Beat the heat

Even though Fall officially begins Monday, there does not appear to be an end in sight to the extreme heat that has plagued Memphis over the past two weeks. The weather, which has stayed in the high 90s, has caused some students to have heat strokes. 

Over the last two weeks, harsh temperatures have caused some University of Memphis students to experience heat strokes.

Extended exposure to the extreme heat that Memphis has been experiencing can cause severe dehydration and lead to heat stroke if an individual fails to stay hydrated.

As summer officially draws to a close Monday, there is little respite on the horizon for people in Memphis. The weather has remained consistently in the 90s, causing both students and faculty at the UofM to take extra precautions to beat the heat.

Dr. Dorian J. Burnette of the Health and Sciences department said that there is more behind the heat than many assume.

“This has been one of the warmest Septembers in recent memory,” Burnette said. “A ridge of high pressure has been over the Memphis area for the last two weeks, which has caused the temperature to average around 93 degrees Fahrenheit.”

Heat strokes often occur when people fail to hydrate themselves while in extremely hot conditions, which causes evaporation to occur at a very rapid pace. As a result, the body begins to break down and cause exhaustion and dehydration.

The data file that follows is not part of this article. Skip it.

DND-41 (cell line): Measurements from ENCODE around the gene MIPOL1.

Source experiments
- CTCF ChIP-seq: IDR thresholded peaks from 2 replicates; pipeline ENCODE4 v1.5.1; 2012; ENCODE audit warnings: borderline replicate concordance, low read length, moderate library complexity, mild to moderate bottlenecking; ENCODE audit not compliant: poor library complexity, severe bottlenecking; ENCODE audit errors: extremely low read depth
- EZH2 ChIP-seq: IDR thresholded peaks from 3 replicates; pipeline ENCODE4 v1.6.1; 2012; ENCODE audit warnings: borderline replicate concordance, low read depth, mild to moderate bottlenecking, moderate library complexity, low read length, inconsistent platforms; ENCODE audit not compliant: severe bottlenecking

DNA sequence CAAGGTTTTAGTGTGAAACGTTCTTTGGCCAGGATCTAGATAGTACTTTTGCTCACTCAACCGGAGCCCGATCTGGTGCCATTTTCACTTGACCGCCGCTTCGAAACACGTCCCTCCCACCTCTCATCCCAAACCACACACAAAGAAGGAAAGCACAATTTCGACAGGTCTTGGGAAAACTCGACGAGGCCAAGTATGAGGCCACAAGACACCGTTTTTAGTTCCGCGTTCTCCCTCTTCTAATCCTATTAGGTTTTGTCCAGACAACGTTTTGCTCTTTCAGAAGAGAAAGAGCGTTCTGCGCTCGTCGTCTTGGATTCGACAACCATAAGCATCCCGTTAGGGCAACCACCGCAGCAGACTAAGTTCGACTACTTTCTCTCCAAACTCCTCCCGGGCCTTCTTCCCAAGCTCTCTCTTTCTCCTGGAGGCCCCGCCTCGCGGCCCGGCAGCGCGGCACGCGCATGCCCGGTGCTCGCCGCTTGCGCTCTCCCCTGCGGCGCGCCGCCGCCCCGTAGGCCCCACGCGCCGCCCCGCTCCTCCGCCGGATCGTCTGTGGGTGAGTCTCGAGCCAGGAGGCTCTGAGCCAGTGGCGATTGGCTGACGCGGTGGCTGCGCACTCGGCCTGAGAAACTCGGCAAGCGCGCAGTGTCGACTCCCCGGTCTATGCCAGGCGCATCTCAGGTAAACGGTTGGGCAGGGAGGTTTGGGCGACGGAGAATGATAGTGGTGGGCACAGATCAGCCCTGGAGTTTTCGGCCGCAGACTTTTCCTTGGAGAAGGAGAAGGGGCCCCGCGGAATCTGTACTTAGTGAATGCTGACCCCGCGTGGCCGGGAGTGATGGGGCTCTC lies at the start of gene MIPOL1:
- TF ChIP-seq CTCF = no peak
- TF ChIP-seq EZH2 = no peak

The Memphis Airport has recorded record temperatures for the last two weeks, causing the average heat index to linger around 110 degrees. As a result, staying alert to the temperature plays an essential role in ensuring safety and preventing heat-related illnesses and other emergencies.

“Limit your outdoor activity when extreme weather conditions are in place,” Burnette said. “If you have to work outside, make sure to take frequent water breaks and try to wear light-colored clothing.”

Junior advertising major Arika Carter has a simple routine for making sure that she stays hydrated and nourished.

“I drink eight bottles of water per day, which may seem like a lot, but it really is not,” said Carter. “I also wear lightweight clothes, and my hair remains up so it won’t be affected by the heat. I drink cool beverages and park my car near my class buildings so that my time in the heat is limited.”

These precautions cannot be understated, as dehydration can quickly occur in such extreme conditions.

Amber Strong, a journalism major, said the best way to stay cool is to stay inside.

“I do not come outside unless I absolutely have to,” Strong said. “I drink mostly water, and it ensures that I will never be dehydrated.”

Landon Black, a freshman hospitality major, emphasized the importance of hydration and not taking it for granted.

“I drink so much water a day that it’s ridiculous,” Black said. “I make sure to take care of my body because if I take care of it, it will take care of me.”

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